It has 15 significant rivers, the largest of which is Rio Grande, followed by Brazos, Pecos, Red River and Colorado River. The state is intersected with smaller streams, and although it has but a few natural lakes, it can boast more than hundred artificial reservoirs.
The fact that it holds large amounts of sediments in the soil is what makes this state so rich in oil. The land was once a part of the Gulf of Mexico, which is the reason for the present quantities of sediments in the soil. The state is situated on relatively stable tectonic soil. It doesn’t suffer from earthquakes too often, and contains no volcanoes.
The climate in Texas is not very stable, which prompted one of the local sayings: “If you don’t like the weather, give it a minute, it will change.” This is caused by the fact that the state is located on the intersection of a number of climate zones. Different parts of the state have quite different winters and quantities of rainfall. While the western parts of the state average 8.7 inches of rainfall, it is not uncommon for southeastern Texas to average around 65 inches per year. Likewise, snowfall is not a rarity in the mountains of west Texas, while it is a much rarer occurrence in the north and central parts of the state. If you go south of San Antonio it becomes a true rarity.
Temperatures are usually consistent at around 90F, but this also heavily depends on the time of the year and the area. This state is known for its frequent thunderstorms and tornadoes. Texas is the state with the most tornadoes per year, averaging at 139. They usually occur during the late spring, and early summer months. Hurricanes are not only the most frequent in this state, they have also been more devastating here than in other states. The city of Galveston has been the site of the most devastating natural disaster in the US history, when a hurricane struck it and took anywhere between 8 and 12 thousand lives in 1900.
Population of Texas
The 2011 census of the Texas’ population estimated it at 25,674,681, which presented a 2.10% increase since the last year. The natural increase from births and deaths was determined to equal to 1,389,275 people, while immigration, both from inside and outside the US, brought 1,253,486 new inhabitants. The estimated number of illegal aliens in the country is around 1.2 million people. This is not surprising when you consider the fact that between the years 2000 and 2006, Texas had the fastest growing immigration rate in the USA.
The population density of Texas was estimated at somewhere around 35 people per square kilometer, which makes it somewhat higher than the estimated national average of 31 people/km2. When you consider its size, this leaves large unpopulated areas, with most people living in large metropolitan areas.
Ethnic and racial composition of Texas is rather varied and looks like this: white people (of Hispanic origin or not) make 70.4% of the population – non Hispanic white people make up for 45.3%; African American people constitute 11.8%; native American population is estimated at 0.7%; Asian 3.8%; Pacific Islanders 0.1%; other races, including mixed races 13.2% and Hispanic and Latino people 37.6%.With the 48% of non-Hispanic white Americans, Texas is a minority-majority state. They are usually of Irish, German and English descent.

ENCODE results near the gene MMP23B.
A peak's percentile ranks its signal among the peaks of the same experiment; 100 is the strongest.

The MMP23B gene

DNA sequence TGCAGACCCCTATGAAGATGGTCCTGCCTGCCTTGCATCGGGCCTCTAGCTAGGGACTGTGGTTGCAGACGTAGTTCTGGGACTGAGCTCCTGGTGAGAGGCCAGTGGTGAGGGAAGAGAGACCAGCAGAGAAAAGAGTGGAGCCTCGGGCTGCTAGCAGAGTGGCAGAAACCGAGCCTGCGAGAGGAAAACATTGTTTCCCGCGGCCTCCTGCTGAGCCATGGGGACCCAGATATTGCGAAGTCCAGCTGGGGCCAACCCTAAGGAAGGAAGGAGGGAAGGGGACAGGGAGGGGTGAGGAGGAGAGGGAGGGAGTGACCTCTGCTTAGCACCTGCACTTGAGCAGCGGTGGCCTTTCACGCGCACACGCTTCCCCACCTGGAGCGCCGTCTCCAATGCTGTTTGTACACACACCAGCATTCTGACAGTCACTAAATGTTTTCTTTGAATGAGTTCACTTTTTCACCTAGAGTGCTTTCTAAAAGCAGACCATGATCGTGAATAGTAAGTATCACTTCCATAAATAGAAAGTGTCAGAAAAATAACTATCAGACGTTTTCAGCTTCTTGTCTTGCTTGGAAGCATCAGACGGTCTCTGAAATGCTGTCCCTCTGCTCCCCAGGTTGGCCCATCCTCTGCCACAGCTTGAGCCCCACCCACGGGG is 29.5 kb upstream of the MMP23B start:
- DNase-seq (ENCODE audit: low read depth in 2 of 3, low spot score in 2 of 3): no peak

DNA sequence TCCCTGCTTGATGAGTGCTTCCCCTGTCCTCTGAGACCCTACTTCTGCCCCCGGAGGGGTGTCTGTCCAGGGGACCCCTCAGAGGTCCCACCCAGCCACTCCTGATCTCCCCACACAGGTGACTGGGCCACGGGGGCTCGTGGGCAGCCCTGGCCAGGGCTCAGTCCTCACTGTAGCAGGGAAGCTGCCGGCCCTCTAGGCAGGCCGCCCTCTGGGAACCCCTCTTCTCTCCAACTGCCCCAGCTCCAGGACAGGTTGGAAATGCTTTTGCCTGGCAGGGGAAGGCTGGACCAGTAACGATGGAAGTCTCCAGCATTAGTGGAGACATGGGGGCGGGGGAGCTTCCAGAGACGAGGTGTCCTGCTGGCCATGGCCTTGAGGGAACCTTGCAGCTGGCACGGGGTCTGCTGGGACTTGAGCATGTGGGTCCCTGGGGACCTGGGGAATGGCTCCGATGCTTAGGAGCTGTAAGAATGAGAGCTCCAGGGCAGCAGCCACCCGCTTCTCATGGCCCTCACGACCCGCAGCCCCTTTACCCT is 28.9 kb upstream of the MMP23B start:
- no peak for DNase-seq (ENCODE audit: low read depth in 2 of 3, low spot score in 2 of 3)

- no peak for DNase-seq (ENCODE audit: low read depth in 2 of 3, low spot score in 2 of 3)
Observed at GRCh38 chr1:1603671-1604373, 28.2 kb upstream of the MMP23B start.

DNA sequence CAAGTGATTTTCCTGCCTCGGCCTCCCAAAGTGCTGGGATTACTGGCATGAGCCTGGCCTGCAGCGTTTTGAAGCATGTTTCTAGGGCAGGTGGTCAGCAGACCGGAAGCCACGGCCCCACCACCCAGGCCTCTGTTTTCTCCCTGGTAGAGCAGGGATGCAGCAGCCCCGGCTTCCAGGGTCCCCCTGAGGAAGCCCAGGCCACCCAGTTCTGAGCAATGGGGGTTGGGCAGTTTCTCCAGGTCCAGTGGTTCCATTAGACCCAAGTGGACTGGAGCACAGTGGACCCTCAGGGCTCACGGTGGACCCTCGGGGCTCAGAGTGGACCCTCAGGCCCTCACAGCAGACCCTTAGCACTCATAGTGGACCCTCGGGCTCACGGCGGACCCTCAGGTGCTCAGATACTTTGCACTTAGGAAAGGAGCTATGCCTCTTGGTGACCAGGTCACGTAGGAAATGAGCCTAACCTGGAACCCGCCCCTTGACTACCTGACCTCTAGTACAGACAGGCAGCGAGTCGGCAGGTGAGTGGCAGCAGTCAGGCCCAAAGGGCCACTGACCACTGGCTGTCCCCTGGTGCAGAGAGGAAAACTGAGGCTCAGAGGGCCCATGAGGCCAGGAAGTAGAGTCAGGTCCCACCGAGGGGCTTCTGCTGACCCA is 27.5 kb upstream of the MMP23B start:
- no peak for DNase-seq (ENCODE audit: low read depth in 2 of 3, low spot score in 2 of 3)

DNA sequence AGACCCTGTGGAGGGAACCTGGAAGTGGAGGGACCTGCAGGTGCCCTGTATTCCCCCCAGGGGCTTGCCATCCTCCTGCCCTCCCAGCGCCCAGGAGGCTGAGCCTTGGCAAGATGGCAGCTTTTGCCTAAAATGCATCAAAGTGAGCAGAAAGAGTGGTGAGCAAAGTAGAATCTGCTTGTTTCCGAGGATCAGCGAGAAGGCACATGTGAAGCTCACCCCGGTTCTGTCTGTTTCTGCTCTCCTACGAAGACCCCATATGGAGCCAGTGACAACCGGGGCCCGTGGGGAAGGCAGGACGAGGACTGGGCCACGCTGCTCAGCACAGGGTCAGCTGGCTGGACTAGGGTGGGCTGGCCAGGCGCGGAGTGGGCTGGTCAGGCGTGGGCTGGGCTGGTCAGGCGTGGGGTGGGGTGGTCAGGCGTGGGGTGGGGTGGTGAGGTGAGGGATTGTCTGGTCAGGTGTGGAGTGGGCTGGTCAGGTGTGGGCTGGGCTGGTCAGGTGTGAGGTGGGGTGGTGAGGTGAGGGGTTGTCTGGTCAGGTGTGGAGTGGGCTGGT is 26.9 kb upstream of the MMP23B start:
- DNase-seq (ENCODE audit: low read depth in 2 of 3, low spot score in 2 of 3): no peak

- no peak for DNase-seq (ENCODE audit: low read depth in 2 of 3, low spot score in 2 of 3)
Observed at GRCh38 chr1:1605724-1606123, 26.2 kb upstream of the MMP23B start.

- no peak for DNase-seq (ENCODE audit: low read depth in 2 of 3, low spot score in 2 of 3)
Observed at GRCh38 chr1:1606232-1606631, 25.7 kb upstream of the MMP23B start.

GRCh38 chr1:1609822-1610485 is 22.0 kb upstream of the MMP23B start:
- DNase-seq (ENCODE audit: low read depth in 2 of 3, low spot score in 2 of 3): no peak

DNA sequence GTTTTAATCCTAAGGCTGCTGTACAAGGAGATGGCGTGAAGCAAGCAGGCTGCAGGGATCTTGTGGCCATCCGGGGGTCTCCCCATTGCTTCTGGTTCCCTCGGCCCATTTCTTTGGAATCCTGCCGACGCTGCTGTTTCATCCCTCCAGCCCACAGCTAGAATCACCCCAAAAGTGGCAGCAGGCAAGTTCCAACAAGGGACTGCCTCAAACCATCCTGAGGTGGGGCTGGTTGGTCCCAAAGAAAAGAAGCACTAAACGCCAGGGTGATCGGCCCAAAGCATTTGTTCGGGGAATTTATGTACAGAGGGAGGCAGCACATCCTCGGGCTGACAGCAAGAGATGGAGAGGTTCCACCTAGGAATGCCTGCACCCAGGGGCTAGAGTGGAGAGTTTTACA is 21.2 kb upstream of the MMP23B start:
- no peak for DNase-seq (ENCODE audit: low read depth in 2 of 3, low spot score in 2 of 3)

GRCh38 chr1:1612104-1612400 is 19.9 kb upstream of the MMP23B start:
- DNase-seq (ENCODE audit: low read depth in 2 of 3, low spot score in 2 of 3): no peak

The largest religions in Texas are Roman Catholic Church - 4,368,969 believers which makes for 28% percent of the population; Southern Baptist Convention - 3,519,459, believers, 21%; and United Methodist Church - 1,022,342, believers, 8%. In addition atheists and agnostics make up for 11% of the population, other Christian denominations have 7% of the population, Lutheran 3%, Pentecostal 3%, Mormon 2% and Episcopalian 1%.
The Muslim population numbers somewhere between 350 and 400 thousands, while Jewish population is estimated to 128.000. Members of non Christian religions are usually located in some of the state’s urban centers.
The Economy of Texas
The GSP (gross state product) of Texas is the second highest in the United States at $ 1.207 trillion. It is roughly the same as GSP of such countries as Canada or India that have, respectively the world’s 11th and 12th largest economies. Its per capita income in 2009 was $36,484, placing it in the 29th place regarding the per capita income in the nation. This was mostly made possible by the Texas’ abundance of natural resources, especially oil, important centers of higher education and the state’s large population. Texas can boast very low taxes with 8.4% of the inhabitant’s income, and a satisfyingly low unemployment rate of 8.1%.
One of the most important staples of Texas’ economy is agriculture. It is the leading state in the livestock production, number of farms and ranches and the acreage. Texas is the leader in the goat and sheep products, as well as in the production of cotton. It is also a significant exporter of cereal crops and has a very well developed fishing industry. The abundance of mineral resources has made the state an important source of crushed stone, salt, gravel, send and cement.